The power of chocolate
AUGUST 28, 2006
For reasons known only to Miss Pringle-Featherby (of the Berkshire Pringle-Featherbys), The Mole and Penelope (Cheltenham Ladies College) had to go to Vienna on their way back from Istanbul. It was something to do with the fact that Penelope had started her journey to Turkey from Austria, where she had spent her holiday climbing mountains. The Mole did not really mind because going to Schwechat is always a nostalgic moment for an old Cold Warrier. Once upon a time in the 1970s, Vienna was the front line and he had spent many a day playing cat and mouse with the KGB boys inside the Ringstrasse.
As they wandered through the shopping malls in the airport, looking for departure gates, The Mole told Penelope about the old days when Schwechat had been a military base where Heinkel had tested its early jet fighters in the latter days of World War II.
"The first HE 162 buried itself out there on the airfield," said The Mole, with a vague wave of his hand. "One of the wings fell off and the poor old test pilot did not just buy the farm. He ate it."
"I'm hungry," she said.
They wandered on until they found a shop selling what Penelope was looking for.
"There is nothing in the world better than chocolate," she said as she eyed a delightful-looking Sachertorte in a wooden box. "I need chocolate."
The Mole was going to suggest that Sharon Stone dipped in chocolate might be better but then concluded that Penelope would probably not see it in quite the same way. Chocolate was a complicated thing, he mused. It has all those odd neurotransmitters that make it so very attractive to young ladies: phenylethylamine, tryptophan and anandamide: useful words for crossword puzzles.
In the end he decided against explaining to Penelope that she needed chocolate because she did not get sufficient sex would probably not be a great idea.
"Nice colour," he said instead.
"Yes," said Penelope, looking almost lustfully at the cake. "There is something so soothing about chocolate brown, isn't there? You know, I always feel a little happier after I have seen a UPS truck."
The Mole rolled his eyes. Clearly, spending too much time in the mountains had affected the oxygen levels of Penelope's brain and affected her thought processes. The Mole had long ago concluded that it often happens to people in Austria.
"Well," said The Mole. "I may have some good news for you. I hear from my spies at Renault that they may soon be giving up sky blue and canary yellow and could be switching to chocolate brown."
"Really?" said Penelope, re-adjusting her headband. "Lovely."
"Well, I hear that UPS is thinking about a big F1 programme at the moment.. It is the world's biggest delivery company and its rivals FedEx and DHL are both pretty heavily into F1. UPS recognises the value of racing and is pretty big these days in NASCAR, sponsoring a bunch of racetracks and they've been very successful with the NASCAR sponsorship they have had with Dale Jarrett. He hasn't won many races but the TV ads they have are very popular. Jarrett drives a big brown UPS delivery truck around an oval, pretending it's a NASCAR. I heard the other day that Jarrett and UPS are both moving to one of the new Toyota teams next year."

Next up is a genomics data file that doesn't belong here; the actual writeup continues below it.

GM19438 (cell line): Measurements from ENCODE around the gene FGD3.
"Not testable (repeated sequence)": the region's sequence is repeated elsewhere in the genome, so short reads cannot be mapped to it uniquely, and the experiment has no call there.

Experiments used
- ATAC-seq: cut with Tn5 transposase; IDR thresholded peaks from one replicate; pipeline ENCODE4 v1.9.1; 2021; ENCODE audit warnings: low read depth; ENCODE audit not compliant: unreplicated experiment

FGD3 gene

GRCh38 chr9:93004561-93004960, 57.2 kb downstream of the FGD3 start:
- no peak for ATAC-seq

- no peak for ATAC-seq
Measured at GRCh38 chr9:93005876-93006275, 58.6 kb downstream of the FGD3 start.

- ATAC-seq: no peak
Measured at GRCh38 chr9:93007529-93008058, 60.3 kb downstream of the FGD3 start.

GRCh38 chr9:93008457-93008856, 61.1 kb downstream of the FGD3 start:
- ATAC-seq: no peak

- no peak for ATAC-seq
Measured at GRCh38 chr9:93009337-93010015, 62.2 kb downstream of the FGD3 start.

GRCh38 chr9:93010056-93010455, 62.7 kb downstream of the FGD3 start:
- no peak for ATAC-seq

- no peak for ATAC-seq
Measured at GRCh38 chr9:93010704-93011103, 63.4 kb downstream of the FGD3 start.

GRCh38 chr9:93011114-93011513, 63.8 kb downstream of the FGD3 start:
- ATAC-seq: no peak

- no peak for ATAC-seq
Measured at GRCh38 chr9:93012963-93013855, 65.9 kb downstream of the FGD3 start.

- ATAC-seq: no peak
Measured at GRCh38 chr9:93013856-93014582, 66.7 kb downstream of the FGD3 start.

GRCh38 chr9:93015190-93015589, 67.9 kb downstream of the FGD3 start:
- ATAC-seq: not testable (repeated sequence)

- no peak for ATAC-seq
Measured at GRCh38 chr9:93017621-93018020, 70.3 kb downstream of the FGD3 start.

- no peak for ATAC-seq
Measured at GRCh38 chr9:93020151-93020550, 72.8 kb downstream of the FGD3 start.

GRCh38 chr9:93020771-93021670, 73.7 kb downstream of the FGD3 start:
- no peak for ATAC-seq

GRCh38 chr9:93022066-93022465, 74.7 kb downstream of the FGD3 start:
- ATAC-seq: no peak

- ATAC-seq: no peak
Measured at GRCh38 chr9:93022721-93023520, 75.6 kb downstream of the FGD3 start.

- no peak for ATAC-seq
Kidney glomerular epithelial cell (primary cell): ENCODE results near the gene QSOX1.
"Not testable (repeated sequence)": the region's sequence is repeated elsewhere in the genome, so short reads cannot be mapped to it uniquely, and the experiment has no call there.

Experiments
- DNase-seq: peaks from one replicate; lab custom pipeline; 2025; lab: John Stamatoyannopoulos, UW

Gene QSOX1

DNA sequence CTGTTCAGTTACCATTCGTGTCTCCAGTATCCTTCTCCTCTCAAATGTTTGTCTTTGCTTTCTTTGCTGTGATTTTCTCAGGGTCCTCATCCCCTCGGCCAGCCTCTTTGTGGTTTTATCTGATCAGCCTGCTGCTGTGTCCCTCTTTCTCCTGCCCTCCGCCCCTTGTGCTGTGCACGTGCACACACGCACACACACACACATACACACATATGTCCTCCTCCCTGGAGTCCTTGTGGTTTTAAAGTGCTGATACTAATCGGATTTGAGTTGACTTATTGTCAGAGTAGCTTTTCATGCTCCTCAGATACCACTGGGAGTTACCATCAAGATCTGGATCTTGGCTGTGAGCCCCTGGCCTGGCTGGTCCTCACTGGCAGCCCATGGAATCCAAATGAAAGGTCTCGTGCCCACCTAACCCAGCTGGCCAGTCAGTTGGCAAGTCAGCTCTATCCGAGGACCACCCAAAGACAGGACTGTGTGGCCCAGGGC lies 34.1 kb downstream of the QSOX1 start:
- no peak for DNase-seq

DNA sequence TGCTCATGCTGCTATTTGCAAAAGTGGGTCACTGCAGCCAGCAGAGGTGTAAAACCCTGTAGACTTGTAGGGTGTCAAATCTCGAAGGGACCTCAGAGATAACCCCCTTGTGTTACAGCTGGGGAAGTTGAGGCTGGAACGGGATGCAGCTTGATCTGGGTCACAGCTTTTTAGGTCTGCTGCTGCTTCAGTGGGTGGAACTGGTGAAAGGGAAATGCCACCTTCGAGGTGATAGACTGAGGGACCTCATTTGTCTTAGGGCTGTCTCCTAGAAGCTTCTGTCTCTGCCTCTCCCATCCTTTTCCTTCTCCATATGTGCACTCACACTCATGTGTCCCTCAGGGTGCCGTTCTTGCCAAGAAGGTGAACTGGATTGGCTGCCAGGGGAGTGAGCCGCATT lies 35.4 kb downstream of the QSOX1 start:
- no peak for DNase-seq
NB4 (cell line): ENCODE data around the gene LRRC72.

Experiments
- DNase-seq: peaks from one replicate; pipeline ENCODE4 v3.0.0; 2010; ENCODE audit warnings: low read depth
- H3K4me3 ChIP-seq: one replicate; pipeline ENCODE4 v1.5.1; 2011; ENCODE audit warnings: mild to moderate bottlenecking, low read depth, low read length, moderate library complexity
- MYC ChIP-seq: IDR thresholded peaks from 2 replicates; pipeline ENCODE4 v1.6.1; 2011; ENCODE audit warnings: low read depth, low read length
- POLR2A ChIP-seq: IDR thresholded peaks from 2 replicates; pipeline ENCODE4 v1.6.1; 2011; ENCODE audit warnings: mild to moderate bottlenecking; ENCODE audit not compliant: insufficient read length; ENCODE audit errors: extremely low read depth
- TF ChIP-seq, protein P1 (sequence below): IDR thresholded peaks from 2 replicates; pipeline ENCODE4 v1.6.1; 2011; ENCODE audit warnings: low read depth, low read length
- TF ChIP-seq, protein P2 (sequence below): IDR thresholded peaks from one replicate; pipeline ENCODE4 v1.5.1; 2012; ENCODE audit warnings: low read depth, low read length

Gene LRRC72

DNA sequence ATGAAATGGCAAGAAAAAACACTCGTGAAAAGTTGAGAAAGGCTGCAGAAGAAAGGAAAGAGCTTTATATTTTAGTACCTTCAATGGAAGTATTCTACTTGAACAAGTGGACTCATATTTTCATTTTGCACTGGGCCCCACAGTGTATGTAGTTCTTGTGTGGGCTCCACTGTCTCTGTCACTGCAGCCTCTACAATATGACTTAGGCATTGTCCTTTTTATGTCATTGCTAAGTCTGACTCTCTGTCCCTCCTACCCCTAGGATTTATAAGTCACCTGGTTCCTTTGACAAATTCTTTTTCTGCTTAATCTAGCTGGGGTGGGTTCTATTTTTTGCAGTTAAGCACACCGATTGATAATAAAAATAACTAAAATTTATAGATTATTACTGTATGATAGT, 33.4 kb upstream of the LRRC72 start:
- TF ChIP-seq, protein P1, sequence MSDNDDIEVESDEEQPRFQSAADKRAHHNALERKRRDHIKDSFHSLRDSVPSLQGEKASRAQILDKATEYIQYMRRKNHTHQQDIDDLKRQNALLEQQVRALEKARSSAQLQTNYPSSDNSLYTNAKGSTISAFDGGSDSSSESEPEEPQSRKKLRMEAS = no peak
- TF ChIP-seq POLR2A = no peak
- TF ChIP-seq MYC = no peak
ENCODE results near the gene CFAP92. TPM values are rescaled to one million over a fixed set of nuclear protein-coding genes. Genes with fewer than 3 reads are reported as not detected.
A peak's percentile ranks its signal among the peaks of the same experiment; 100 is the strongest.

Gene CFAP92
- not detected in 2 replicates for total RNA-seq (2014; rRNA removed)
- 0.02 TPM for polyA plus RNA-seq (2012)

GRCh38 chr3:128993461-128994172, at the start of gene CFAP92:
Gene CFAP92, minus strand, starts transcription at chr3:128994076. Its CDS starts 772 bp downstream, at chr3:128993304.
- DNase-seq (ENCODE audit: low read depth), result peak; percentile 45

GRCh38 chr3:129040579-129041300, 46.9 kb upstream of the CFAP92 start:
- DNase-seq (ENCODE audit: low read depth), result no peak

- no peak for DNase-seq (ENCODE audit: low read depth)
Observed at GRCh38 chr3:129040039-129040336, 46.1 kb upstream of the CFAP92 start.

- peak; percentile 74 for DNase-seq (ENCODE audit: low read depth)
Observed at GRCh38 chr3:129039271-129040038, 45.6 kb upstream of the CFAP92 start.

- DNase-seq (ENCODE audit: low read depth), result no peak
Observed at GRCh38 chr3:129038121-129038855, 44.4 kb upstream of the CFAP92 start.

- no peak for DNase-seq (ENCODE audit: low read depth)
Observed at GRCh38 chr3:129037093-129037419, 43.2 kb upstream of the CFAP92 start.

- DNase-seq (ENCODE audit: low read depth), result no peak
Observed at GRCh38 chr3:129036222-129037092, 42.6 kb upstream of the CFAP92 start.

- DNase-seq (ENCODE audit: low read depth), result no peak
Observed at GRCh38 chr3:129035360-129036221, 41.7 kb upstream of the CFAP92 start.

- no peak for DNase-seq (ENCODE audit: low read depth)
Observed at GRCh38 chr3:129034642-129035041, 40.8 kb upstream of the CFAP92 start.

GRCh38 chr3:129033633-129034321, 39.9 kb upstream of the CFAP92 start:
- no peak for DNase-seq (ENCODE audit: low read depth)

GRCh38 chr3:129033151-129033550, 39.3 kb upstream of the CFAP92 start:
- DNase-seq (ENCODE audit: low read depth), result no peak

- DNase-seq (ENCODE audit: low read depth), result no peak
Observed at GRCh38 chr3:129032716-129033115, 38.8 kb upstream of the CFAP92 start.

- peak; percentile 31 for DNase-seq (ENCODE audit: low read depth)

There was a pause. Penelope was still staring at the chocolate.
"Anyway," said The Mole. "The thing is that UPS is also expanding really fast in Asia, particularly China, and there is a good argument that they might want to promote the whole "brown truck" thing on a global scale."
"I like the colour," said Penelope, shaking her head, as if emerging from a dream. "But brown cars are really ugly!"
"I guess it would be brown, white and yellow," said The Mole. "That is what Jarrett's NASCAR looks like. Just enough brown for the chocoholics and not too much for the fashion victims."
"I think the colour thing is very clever," said Penelope. "You see a colour and you know instantly what the product is. It is a bit like the yellow arches on a red background. That is a great brand. And I can see why UPS wants a billion and a half Chinese people to think the same thing as we do when they see something brown."
"When you put it like that," said The Mole. "An F1 sponsorship sounds pretty inexpensive."
"I guess that sort of recognition is what Red Bull is looking for with all its sponsorships," said Penelope.
"It's what they are all looking for," said The Mole. "A walking yellow man is Johnnie Walker; a dancing white lady on a light blue background is Gitanes; a blue Camel on a yellow background is Camel. The thing that is difficult is not the recognition. What they all want is that the recognition gives the viewers a good feeling."
"Do you feel good when you see a McDonalds yellow arch?" said Penelope.
"I have never thought about it," said The Mole. "I think I prefer the Johnnie Walker fellow. That has some pretty good associations."
"Anyway UPS has been really good at that," said Penelope. "People like the brown and they think good thoughts. UPS vans bring nice things. Presents. A smile. You know."
The Mole had lost interest and was back at the display cabinet, staring at the Sachertorte.
"Yummy," said Penelope. "These Austrians are so clever."
"What is it with girls and Austrians?" said The Mole. "Every girl I ever met loved Gerhard Berger. And even Christian Klien seems to be popular with the ladies."
"I think he's a bit skinny for the American market," said Penelope. "But I am sure he will do fine driving Red Bull-sponsored Champ Cars for PKV Racing next year. That Kevin Kalkhoven seems to be a sensible chap."
August 28 2006
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